Another complication with both a quadplane and a tiltrotor is the centre of gravity. The UAV designer has essentially combined two UAVs into one and each of the two UAVs needs the centre of gravity in the correct location. The multirotor works best if the centre of gravity is located centrally between the motors. The fixed wing needs the centre of gravity about a third of the distance between the wing’s leading and trailing edges. It is not difficult to arrange the correct centre of gravity, but it is a detail that needs attention.
As with all UAVs, the designer of a transitioning UAV faces many tradeoffs. The correct choice is dictated by the task the UAV must perform. Given the very poor yaw control of a quad plane and the tiltrotor’s inability to combine gas and electric motors; it may be worth considering a hybrid of hybrids. A quadplane with tilting motors, to ensure adequate yaw control, and a separate motor for forward flight thrust, provides the best of both worlds and could be worth the cost and weight of the extra tilting mechanisms.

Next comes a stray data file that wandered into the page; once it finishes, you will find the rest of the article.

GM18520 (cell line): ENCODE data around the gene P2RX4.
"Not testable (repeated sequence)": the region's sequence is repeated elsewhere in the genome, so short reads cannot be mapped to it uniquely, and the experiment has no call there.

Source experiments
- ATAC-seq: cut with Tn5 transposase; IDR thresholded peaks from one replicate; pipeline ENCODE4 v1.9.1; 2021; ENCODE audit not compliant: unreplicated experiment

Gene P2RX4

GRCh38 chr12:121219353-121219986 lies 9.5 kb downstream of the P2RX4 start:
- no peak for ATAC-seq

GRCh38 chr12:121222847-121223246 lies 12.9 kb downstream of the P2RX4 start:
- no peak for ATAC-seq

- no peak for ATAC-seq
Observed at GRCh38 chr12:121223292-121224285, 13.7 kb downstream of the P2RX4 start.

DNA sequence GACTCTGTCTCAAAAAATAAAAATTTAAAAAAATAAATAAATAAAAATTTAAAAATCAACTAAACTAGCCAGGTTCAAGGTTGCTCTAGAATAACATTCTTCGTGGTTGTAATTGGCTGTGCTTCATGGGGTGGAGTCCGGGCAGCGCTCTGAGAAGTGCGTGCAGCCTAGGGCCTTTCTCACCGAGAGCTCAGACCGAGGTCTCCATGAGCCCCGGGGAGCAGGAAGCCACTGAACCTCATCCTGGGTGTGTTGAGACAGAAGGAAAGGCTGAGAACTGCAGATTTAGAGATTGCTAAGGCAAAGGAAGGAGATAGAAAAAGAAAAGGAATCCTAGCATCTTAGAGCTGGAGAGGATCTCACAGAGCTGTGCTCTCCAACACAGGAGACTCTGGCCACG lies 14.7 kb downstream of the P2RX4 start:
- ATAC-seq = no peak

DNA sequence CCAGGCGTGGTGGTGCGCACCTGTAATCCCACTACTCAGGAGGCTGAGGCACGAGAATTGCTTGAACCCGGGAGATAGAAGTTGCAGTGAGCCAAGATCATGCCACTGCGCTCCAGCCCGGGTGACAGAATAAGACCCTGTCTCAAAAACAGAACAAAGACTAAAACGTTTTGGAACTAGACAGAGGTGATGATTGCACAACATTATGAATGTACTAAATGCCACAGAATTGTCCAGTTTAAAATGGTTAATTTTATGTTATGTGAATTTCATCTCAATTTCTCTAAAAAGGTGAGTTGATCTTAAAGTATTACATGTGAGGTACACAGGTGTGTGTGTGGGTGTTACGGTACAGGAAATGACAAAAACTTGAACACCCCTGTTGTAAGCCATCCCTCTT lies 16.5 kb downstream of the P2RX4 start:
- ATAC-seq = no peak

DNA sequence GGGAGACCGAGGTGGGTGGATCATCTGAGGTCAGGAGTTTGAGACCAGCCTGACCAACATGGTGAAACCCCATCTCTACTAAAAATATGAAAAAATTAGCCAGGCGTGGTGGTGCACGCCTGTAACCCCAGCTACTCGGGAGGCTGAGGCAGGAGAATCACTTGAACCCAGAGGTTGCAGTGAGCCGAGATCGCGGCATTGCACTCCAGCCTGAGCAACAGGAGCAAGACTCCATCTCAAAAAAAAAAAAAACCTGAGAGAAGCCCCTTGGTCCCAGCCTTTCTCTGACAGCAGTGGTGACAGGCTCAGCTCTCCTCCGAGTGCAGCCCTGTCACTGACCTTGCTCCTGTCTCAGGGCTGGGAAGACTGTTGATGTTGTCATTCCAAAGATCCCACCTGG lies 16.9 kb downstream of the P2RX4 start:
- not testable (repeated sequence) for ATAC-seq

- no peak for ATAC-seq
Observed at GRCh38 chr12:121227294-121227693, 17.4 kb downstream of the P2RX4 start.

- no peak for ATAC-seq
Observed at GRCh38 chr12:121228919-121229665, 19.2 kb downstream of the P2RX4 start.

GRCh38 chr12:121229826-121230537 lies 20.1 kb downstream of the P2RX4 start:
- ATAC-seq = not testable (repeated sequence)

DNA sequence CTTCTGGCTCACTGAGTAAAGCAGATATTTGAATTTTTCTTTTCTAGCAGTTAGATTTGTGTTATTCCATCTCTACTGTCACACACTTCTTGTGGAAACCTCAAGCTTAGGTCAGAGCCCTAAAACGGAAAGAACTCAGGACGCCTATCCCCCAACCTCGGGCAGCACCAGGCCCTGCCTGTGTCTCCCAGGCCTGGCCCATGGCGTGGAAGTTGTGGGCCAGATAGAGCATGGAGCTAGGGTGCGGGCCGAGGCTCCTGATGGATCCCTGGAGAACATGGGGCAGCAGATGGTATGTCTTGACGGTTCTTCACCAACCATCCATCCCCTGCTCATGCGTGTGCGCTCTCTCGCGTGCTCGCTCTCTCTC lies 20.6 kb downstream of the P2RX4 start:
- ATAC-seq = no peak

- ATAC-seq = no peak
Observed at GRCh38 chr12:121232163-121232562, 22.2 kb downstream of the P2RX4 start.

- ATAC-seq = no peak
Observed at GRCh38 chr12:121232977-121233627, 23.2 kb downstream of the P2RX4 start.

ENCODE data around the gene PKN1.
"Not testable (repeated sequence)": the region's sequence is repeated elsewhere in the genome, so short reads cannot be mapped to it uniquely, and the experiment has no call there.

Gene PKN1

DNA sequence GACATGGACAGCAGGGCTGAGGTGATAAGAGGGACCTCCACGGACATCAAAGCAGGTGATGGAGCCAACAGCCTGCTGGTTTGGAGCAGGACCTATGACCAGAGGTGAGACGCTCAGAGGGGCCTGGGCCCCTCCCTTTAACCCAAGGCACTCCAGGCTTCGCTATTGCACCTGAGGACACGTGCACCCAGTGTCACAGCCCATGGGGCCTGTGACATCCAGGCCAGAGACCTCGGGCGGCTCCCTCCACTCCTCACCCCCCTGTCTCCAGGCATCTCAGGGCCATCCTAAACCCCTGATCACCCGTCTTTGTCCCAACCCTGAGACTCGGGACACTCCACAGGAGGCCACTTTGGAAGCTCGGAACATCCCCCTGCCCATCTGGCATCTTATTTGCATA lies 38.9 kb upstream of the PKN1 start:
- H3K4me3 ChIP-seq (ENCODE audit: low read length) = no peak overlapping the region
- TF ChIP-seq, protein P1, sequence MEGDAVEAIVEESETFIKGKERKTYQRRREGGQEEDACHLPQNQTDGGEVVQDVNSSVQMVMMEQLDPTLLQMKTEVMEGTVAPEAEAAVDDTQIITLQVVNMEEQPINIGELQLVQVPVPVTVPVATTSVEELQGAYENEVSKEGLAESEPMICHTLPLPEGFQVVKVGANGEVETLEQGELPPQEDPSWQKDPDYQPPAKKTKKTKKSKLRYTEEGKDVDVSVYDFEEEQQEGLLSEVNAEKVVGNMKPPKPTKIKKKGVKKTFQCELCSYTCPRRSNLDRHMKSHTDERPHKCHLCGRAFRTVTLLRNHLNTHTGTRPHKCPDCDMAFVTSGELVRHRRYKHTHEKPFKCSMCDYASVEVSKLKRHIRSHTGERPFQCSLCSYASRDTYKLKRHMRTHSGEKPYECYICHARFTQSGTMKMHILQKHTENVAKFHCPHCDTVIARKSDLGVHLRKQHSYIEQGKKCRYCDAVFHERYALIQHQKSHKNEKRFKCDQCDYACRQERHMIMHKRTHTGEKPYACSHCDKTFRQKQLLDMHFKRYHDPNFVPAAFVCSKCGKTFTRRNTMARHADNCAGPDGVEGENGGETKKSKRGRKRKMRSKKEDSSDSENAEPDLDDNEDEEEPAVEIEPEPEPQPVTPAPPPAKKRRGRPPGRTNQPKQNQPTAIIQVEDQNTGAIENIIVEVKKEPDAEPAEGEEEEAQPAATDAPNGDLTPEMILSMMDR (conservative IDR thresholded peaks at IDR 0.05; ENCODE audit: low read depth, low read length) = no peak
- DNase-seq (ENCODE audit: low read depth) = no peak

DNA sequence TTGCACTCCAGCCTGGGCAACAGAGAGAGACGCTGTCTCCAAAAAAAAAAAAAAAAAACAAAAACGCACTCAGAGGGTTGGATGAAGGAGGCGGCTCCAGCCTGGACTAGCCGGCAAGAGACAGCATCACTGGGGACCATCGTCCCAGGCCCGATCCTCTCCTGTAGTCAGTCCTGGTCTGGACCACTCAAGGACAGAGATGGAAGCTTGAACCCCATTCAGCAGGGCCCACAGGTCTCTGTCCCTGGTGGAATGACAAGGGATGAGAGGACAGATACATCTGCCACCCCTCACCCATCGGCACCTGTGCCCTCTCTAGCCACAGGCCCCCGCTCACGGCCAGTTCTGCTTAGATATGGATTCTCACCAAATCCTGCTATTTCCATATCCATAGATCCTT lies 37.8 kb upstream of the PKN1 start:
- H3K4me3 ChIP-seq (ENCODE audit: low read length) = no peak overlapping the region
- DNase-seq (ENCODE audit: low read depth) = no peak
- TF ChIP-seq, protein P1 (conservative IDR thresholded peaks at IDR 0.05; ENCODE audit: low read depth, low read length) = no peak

It will be interesting to see what happens to the quadplane configuration once BVLOS flight becomes common. Right now, the long endurance of a fixed wing UAV is not all that valuable because you cannot fly more than a kilometer or so away from the operator. The primary advantage of a fixed wing UAV is they fly much faster than a multirotor and so can cover a larger area in a single flight. Their flight is still limited to within a kilometer of the operator. The primary advantage of the quadplane is flexible landing. You don’t need much room, no infrastructure is necessary to support landing, and it is very easy on the airframe and so airframes last a long time – which is not the case for belly landings. This fits nicely with the way UAVs are operated today; driven from job site to job site in the trunk of a car.
It’s important to remember that our current operating environment is badly distorted by the regulations that prevent BVLOS flight. These regulations change how UAVs are operated which, in turn, affects the types of UAVs that are developed. Since there is no choice but to drive your UAV to the jobsite, who needs a UAV that can fly for 16 hours? If BVLOS flight was as easy for UAVs today as it is for general aviation aircraft now, suddenly, a UAV with an endurance of 16 hours becomes much more valuable. Once the UAV can fly to the job site instead of being carted there in a vehicle, it’s possible there will be no need for fixed wing UAVs able to take off and land almost anywhere. It could be that looking back from the future quadplanes will be so 2020.